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Quintessence Publishing: Journals: QI
Quintessence International

Edited by Eli Eliav

ISSN 0033-6572 (print) • ISSN 1936-7163 (online)

Publication:
November/December 2012
Volume 43 , Issue 10

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Clinical study on the closure of extraction wounds of partially soft tissue–impacted mandibular third molars

Yavuz Sinan Aydintug, DDS, PhD/Gürkan Rasit Bayar, DDS, PhD/Aydin Gulses, DDS, PhD/Ahmet Ferhat Misir, DDS, PhD/Ozlem Ogretir, DDS/Necdet Dogan, DDS, PhD/Metin Sencimen DDS, PhD/Cengiz Han Acikel, MD

Pages: 863-870
PMID: 23115765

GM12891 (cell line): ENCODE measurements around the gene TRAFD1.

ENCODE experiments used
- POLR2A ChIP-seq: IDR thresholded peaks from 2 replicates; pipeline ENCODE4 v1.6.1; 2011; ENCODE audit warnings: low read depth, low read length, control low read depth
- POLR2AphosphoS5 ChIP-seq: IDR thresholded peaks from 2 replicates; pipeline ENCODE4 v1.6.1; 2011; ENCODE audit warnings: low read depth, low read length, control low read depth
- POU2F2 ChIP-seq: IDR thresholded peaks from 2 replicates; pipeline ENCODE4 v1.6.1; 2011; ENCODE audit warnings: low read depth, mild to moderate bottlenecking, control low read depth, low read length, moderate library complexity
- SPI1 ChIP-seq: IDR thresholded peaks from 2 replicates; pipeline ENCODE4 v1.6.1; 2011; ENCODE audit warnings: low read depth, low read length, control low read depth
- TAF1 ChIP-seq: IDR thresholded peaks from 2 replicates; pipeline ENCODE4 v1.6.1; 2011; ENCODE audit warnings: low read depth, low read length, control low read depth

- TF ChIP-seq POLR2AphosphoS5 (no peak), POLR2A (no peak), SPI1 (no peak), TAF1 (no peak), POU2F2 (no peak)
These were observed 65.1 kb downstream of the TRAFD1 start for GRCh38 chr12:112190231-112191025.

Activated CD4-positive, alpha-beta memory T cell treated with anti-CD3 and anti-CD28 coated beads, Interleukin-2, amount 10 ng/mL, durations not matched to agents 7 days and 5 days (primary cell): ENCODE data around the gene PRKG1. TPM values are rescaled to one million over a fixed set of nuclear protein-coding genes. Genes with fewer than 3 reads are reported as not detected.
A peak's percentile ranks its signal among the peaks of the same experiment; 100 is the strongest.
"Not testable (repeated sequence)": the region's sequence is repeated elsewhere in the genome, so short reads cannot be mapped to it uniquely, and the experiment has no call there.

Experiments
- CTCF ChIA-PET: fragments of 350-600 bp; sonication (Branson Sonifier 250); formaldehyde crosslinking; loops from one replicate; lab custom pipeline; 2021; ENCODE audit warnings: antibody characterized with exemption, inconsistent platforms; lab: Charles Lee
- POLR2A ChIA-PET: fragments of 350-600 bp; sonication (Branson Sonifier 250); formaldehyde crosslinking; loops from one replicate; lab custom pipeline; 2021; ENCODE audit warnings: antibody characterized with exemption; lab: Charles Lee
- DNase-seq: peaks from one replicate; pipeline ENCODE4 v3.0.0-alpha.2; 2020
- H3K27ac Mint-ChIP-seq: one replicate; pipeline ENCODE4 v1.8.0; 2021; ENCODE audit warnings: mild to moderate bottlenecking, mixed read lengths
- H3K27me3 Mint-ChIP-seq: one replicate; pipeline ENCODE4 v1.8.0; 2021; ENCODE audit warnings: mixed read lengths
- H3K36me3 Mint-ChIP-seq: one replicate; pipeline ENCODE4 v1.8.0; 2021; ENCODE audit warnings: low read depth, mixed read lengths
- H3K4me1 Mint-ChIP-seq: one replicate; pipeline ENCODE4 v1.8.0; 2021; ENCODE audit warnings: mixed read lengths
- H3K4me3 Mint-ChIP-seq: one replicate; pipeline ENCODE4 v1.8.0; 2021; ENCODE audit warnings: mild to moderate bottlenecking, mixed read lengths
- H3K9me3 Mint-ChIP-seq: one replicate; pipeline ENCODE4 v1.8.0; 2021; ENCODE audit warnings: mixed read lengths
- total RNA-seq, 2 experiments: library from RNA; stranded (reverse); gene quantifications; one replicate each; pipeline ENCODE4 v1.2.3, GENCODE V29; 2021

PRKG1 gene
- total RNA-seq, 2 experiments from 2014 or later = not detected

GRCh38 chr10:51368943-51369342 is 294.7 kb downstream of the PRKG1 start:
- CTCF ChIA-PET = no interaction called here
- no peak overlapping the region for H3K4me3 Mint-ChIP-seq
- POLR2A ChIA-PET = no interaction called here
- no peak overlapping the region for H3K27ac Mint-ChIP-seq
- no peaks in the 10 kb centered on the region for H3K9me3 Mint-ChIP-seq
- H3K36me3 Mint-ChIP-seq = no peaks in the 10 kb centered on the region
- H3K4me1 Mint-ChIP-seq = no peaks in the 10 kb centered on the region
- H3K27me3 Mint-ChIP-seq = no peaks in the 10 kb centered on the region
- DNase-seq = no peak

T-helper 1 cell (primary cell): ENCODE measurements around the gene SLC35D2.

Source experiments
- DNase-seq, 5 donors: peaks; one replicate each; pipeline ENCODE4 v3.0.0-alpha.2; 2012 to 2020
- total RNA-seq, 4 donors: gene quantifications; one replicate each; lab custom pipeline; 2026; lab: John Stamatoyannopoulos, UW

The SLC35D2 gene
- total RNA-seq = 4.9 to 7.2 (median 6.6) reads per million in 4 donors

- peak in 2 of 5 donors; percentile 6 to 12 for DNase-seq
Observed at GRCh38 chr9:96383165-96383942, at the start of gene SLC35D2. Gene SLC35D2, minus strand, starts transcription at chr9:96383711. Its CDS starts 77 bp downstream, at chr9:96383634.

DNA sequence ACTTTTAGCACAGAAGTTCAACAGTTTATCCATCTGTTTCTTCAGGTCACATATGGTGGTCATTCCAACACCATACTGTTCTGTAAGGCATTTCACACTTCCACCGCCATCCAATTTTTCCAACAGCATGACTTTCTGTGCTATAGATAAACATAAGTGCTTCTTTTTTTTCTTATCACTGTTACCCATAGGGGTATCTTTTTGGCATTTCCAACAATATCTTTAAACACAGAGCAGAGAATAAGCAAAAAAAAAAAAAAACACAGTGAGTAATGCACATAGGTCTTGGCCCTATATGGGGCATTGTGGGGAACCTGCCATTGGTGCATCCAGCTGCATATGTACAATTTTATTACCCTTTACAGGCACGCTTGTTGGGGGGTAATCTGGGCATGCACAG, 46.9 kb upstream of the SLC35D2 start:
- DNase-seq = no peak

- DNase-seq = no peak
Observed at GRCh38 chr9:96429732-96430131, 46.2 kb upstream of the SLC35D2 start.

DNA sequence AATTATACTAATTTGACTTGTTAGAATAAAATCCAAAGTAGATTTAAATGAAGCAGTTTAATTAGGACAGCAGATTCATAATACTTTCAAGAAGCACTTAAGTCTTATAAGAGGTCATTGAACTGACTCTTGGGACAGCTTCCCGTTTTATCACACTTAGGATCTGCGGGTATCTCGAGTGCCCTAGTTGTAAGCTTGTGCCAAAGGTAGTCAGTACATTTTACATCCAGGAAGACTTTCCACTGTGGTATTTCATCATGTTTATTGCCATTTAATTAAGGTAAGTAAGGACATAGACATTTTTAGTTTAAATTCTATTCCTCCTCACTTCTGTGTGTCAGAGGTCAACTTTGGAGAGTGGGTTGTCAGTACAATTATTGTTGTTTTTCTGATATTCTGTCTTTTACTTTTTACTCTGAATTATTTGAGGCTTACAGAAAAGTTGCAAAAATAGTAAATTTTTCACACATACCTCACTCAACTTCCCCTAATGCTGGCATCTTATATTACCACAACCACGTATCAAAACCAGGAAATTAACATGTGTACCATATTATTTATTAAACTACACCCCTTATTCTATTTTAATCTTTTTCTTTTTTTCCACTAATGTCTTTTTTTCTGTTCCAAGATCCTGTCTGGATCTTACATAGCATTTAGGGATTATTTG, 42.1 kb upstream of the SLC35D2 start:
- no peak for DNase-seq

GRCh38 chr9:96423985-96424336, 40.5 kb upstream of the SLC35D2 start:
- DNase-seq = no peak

Objective: When a mandibular third molar is partially impacted in the soft tissue, it must be determined whether the extraction wound should be left partially open or completely closed. We hypothesize that a blood clot preserving a surgical wound with easily cleanable surfaces by primary closure and drain application would postoperatively minimize dry socket and/or alveolitis development. Method and Materials: Twenty patients requiring bilateral extraction of partially soft tissue–impacted mandibular third molars in a vertical position were included in the study. The existence of dry sockets, alveolitis, pain, facial swelling, and trismus were evaluated on the second, fifth, and seventh days of the postoperative period. Results: On the second day, pain, trismus, and swelling were higher in the drained group; however, pain reduced progressively in the drained group over time. There were no cases of dry sockets or alveolitis except for a single patient on the seventh day in the drained group over the 7-day study period. On the other hand, in the secondary closure group, the number of dry sockets was 8 (40%) on the second day. The number of alveolitis was 10 (50%) on the fifth day and 4 (20%) on the seventh day. Conclusion: Closed healing by drain insertion after removal of partially soft tissue–impacted third molars produces less frequent postoperative dry sockets and/ or alveolitis development than occurs with open healing of the surgical wound. In cases with a risk of alveolitis development (lack of oral hygiene, immunocompromised patients, etc), it can be avoided with the “kiddle effect” and related undesired complications by implementing closed healing with drain insertion. (Quintessence Int 2012;43:863–870)

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